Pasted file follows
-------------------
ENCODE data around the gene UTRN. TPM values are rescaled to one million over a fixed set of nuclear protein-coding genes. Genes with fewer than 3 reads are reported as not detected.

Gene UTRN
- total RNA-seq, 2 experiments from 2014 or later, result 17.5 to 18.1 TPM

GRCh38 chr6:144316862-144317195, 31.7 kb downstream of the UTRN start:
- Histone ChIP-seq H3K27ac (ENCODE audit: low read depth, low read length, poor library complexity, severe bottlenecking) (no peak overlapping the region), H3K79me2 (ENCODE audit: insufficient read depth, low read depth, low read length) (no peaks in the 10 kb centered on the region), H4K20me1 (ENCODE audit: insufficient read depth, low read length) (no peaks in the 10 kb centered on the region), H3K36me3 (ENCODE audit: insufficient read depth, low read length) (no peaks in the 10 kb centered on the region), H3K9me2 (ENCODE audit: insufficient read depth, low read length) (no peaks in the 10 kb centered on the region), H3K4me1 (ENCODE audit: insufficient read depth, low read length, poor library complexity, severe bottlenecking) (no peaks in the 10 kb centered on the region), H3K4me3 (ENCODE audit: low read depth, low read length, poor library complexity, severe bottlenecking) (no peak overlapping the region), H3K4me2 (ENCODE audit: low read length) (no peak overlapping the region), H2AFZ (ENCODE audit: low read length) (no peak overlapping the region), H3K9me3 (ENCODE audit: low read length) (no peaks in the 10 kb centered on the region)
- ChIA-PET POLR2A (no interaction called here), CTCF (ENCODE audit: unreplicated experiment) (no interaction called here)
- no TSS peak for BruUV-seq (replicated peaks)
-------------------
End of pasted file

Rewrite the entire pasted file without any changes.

ENCODE data around the gene UTRN. TPM values are rescaled to one million over a fixed set of nuclear protein-coding genes. Genes with fewer than 3 reads are reported as not detected.

Gene UTRN
- total RNA-seq, 2 experiments from 2014 or later, result 17.5 to 18.1 TPM

GRCh38 chr6:144316862-144317195, 31.7 kb downstream of the UTRN start:
- Histone ChIP-seq H3K27ac (ENCODE audit: low read depth, low read length, poor library complexity, severe bottlenecking) (no peak overlapping the region), H3K79me2 (ENCODE audit: insufficient read depth, low read depth, low read length) (no peaks in the 10 kb centered on the region), H4K20me1 (ENCODE audit: insufficient read depth, low read length) (no peaks in the 10 kb centered on the region), H3K36me3 (ENCODE audit: insufficient read depth, low read length) (no peaks in the 10 kb centered on the region), H3K9me2 (ENCODE audit: insufficient read depth, low read length) (no peaks in the 10 kb centered on the region), H3K4me1 (ENCODE audit: insufficient read depth, low read length, poor library complexity, severe bottlenecking) (no peaks in the 10 kb centered on the region), H3K4me3 (ENCODE audit: low read depth, low read length, poor library complexity, severe bottlenecking) (no peak overlapping the region), H3K4me2 (ENCODE audit: low read length) (no peak overlapping the region), H2AFZ (ENCODE audit: low read length) (no peak overlapping the region), H3K9me3 (ENCODE audit: low read length) (no peaks in the 10 kb centered on the region)
- ChIA-PET POLR2A (no interaction called here), CTCF (ENCODE audit: unreplicated experiment) (no interaction called here)
- no TSS peak for BruUV-seq (replicated peaks)